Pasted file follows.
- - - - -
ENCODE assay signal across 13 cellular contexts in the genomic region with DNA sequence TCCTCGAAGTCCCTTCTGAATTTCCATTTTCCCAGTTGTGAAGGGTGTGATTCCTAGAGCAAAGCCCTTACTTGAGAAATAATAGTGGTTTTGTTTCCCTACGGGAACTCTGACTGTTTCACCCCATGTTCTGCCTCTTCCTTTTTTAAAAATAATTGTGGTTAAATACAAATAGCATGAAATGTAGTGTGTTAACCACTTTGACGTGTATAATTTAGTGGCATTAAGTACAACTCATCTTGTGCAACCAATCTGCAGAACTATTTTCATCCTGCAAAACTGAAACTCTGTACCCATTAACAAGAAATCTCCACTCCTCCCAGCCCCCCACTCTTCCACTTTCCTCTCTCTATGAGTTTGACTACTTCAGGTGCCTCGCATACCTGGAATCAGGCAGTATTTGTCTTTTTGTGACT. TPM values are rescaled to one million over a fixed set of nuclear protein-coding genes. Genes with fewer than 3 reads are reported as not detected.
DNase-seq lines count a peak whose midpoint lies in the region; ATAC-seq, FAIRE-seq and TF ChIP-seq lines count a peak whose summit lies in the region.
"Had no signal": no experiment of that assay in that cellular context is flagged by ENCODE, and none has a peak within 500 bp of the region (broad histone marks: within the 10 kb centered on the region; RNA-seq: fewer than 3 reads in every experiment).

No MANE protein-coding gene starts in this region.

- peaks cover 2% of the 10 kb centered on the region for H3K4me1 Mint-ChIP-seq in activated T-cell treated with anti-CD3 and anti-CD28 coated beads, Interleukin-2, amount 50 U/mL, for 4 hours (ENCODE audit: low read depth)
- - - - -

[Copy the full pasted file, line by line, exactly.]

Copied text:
ENCODE assay signal across 13 cellular contexts in the genomic region with DNA sequence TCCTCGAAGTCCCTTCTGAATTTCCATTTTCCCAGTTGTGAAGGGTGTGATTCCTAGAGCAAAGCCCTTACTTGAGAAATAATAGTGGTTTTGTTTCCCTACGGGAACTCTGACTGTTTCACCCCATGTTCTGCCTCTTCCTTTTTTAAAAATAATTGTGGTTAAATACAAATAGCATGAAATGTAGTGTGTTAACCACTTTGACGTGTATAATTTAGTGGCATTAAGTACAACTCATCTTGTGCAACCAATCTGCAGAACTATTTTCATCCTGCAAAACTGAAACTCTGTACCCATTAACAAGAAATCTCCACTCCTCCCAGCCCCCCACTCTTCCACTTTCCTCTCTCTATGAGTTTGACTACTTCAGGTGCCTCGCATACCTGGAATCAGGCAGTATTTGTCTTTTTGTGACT. TPM values are rescaled to one million over a fixed set of nuclear protein-coding genes. Genes with fewer than 3 reads are reported as not detected.
DNase-seq lines count a peak whose midpoint lies in the region; ATAC-seq, FAIRE-seq and TF ChIP-seq lines count a peak whose summit lies in the region.
"Had no signal": no experiment of that assay in that cellular context is flagged by ENCODE, and none has a peak within 500 bp of the region (broad histone marks: within the 10 kb centered on the region; RNA-seq: fewer than 3 reads in every experiment).

No MANE protein-coding gene starts in this region.

- peaks cover 2% of the 10 kb centered on the region for H3K4me1 Mint-ChIP-seq in activated T-cell treated with anti-CD3 and anti-CD28 coated beads, Interleukin-2, amount 50 U/mL, for 4 hours (ENCODE audit: low read depth)